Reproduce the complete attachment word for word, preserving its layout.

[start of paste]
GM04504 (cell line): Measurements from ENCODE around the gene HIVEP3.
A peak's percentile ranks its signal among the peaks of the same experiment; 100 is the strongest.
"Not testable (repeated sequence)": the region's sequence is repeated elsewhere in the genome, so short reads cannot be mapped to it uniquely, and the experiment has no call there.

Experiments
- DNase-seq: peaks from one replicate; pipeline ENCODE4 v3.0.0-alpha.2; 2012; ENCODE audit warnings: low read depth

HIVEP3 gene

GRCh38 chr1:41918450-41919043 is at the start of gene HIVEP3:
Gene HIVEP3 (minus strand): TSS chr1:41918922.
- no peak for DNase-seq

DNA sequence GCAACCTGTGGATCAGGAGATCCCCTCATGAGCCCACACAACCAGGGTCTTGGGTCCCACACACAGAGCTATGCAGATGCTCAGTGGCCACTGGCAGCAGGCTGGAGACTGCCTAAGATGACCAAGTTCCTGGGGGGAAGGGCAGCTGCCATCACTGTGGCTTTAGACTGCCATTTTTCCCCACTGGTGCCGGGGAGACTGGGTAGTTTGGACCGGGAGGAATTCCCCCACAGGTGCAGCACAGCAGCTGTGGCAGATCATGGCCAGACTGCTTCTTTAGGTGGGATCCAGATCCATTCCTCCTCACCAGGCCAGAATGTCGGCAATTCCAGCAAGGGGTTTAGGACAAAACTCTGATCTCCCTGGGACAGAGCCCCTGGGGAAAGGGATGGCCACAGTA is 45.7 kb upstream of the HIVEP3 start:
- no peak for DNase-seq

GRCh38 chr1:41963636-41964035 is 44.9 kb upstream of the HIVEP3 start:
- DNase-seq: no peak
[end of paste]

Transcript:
GM04504 (cell line): Measurements from ENCODE around the gene HIVEP3.
A peak's percentile ranks its signal among the peaks of the same experiment; 100 is the strongest.
"Not testable (repeated sequence)": the region's sequence is repeated elsewhere in the genome, so short reads cannot be mapped to it uniquely, and the experiment has no call there.

Experiments
- DNase-seq: peaks from one replicate; pipeline ENCODE4 v3.0.0-alpha.2; 2012; ENCODE audit warnings: low read depth

HIVEP3 gene

GRCh38 chr1:41918450-41919043 is at the start of gene HIVEP3:
Gene HIVEP3 (minus strand): TSS chr1:41918922.
- no peak for DNase-seq

DNA sequence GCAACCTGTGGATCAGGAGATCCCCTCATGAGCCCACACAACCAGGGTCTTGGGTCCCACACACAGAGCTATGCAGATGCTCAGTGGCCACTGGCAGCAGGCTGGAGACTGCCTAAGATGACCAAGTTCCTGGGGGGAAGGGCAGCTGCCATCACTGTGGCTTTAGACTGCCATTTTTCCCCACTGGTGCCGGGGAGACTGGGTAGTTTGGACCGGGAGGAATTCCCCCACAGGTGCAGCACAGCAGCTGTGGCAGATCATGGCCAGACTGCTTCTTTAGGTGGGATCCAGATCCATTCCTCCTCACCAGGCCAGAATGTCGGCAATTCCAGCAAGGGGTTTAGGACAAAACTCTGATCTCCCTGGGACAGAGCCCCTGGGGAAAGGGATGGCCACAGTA is 45.7 kb upstream of the HIVEP3 start:
- no peak for DNase-seq

GRCh38 chr1:41963636-41964035 is 44.9 kb upstream of the HIVEP3 start:
- DNase-seq: no peak